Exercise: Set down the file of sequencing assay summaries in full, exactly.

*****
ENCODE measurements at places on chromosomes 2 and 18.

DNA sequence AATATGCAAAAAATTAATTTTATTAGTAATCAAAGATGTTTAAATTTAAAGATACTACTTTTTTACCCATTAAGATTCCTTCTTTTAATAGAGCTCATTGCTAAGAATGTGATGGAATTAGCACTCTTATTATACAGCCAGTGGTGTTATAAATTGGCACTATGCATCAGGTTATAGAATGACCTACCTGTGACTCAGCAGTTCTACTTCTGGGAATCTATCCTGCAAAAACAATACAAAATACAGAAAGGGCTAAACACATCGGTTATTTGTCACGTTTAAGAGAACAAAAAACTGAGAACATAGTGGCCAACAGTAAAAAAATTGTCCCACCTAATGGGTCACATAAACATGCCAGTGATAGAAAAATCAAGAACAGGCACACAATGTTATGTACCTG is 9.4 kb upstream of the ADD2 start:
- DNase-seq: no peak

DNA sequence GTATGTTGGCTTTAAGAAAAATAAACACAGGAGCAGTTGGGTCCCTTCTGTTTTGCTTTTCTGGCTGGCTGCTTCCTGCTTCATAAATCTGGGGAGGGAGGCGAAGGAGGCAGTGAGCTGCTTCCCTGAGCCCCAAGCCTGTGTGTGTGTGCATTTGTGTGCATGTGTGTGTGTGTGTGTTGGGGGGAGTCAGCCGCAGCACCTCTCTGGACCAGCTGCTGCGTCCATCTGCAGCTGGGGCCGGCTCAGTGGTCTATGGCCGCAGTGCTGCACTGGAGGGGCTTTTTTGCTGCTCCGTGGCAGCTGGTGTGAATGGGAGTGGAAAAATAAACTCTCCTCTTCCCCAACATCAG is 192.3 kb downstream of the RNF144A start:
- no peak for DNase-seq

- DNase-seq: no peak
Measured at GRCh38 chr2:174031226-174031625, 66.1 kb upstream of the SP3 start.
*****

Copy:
ENCODE measurements at places on chromosomes 2 and 18.

DNA sequence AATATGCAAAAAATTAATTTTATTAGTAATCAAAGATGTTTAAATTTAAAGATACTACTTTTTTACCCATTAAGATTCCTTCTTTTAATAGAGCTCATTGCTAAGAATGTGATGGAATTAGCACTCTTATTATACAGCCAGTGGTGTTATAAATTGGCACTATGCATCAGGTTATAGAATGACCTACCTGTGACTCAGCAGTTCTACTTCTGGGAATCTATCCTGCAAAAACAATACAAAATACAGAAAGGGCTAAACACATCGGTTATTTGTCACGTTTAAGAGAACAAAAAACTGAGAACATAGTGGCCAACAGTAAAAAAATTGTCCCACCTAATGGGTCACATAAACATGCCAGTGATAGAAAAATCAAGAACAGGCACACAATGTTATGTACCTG is 9.4 kb upstream of the ADD2 start:
- DNase-seq: no peak

DNA sequence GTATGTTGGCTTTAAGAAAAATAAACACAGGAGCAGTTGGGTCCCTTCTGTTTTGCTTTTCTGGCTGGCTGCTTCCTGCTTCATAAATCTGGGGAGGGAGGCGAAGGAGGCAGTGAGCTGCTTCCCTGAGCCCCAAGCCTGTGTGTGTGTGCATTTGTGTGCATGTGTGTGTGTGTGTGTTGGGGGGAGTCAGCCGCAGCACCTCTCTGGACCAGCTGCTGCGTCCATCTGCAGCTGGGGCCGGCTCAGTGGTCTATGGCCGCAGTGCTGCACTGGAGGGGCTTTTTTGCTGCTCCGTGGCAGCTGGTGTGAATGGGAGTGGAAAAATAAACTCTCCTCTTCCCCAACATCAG is 192.3 kb downstream of the RNF144A start:
- no peak for DNase-seq

- DNase-seq: no peak
Measured at GRCh38 chr2:174031226-174031625, 66.1 kb upstream of the SP3 start.